A conversation with a friend last night prompted me to write this post. While talking about writing and freelancing, she jokingly asked me if freelancing meant “lancing freely”. When I said yes, she thought I was joking, too, when in fact I wasn’t. Do you know the origin of the word “freelance”?
I offered Richard the service of my Free Lances, and he refused them—I will lead them to Hull, seize on shipping, and embark for Flanders; thanks to the bustling times, a man of action will always find employment.
As you can see the word was originally two words – free and lance. Sir Walter Scott coined the words to mean mercenary soldiers; that is, free men who used their skills with lances for any person who hired them. Hence, the words free and lance. The people who hired the free lances were generally noblemen or feudal lords who needed extra hands to fight for land or property.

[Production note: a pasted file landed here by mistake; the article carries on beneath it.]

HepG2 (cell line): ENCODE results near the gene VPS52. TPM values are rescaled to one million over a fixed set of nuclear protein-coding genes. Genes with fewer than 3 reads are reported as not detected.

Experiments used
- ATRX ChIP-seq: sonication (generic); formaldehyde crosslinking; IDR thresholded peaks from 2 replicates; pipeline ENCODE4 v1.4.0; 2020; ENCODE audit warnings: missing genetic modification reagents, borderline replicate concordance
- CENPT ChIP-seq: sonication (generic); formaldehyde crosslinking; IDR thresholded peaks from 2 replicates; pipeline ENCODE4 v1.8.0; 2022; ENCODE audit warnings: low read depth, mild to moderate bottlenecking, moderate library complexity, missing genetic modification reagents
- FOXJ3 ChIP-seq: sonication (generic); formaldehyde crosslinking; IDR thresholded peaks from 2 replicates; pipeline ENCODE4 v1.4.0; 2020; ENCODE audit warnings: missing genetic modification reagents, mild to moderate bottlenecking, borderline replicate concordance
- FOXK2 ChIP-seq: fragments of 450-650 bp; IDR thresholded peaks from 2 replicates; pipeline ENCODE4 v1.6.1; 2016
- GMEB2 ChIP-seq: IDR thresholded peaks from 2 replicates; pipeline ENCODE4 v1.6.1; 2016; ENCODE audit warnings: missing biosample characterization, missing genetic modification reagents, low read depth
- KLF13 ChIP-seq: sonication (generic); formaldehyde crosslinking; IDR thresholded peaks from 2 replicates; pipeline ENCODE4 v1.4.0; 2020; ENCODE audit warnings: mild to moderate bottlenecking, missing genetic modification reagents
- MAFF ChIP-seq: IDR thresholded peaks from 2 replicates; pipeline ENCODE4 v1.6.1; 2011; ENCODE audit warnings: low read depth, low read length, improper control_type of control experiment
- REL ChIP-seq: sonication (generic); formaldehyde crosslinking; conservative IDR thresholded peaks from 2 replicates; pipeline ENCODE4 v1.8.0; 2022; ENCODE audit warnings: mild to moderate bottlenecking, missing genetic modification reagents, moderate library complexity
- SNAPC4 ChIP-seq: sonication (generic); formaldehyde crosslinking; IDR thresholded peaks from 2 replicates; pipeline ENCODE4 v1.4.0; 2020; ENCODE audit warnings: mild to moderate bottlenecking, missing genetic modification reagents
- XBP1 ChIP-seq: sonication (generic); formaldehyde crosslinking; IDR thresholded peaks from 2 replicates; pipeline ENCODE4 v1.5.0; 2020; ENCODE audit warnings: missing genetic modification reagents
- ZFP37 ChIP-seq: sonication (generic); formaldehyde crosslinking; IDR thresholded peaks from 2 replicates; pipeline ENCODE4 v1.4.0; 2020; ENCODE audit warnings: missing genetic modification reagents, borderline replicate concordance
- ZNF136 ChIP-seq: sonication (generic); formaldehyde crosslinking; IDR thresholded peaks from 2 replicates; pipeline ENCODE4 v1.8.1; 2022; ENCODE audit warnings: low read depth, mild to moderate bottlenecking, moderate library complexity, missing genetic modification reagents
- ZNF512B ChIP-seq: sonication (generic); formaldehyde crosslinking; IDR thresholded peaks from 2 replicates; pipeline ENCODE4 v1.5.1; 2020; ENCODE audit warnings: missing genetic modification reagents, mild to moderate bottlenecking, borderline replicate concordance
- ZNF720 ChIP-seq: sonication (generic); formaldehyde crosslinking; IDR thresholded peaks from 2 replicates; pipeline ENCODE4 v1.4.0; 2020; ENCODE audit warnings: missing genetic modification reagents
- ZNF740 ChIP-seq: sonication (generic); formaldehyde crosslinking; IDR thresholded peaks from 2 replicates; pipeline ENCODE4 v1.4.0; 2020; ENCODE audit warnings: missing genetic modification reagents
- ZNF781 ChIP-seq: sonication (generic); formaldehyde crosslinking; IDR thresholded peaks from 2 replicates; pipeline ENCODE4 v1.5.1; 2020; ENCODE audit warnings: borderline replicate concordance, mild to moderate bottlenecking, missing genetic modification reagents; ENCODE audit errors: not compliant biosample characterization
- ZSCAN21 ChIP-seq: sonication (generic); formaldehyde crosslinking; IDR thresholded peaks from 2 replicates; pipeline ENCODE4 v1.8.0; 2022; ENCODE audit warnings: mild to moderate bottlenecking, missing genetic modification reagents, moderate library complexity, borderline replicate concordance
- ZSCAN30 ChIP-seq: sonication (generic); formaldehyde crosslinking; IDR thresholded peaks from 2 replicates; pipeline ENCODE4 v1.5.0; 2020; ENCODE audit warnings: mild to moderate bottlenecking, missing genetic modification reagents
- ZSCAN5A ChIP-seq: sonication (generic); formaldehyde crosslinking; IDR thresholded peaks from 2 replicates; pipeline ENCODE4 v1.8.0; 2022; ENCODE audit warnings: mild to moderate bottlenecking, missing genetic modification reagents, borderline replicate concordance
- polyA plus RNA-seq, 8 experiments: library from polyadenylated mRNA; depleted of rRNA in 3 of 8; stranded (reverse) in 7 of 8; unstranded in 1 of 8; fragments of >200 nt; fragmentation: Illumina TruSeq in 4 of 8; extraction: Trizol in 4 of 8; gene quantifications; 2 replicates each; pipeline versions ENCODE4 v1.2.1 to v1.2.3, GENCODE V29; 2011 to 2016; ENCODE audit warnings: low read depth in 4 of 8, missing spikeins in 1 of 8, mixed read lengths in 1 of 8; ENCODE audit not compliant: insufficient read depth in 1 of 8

Ever since the term appeared in the novel, free lances began to be used for mercenary soldiers. Gradually the two words became one word – freelance – and was used only as a noun. It wasn’t till the early twentieth century that the word became a verb as well. How the word came to mean a person who sells his work or services is not clear, but it wasn’t seen in this sense till about 60-70 years ago.
Do you know how the word freelance changed its meaning? Please share your thoughts here with us.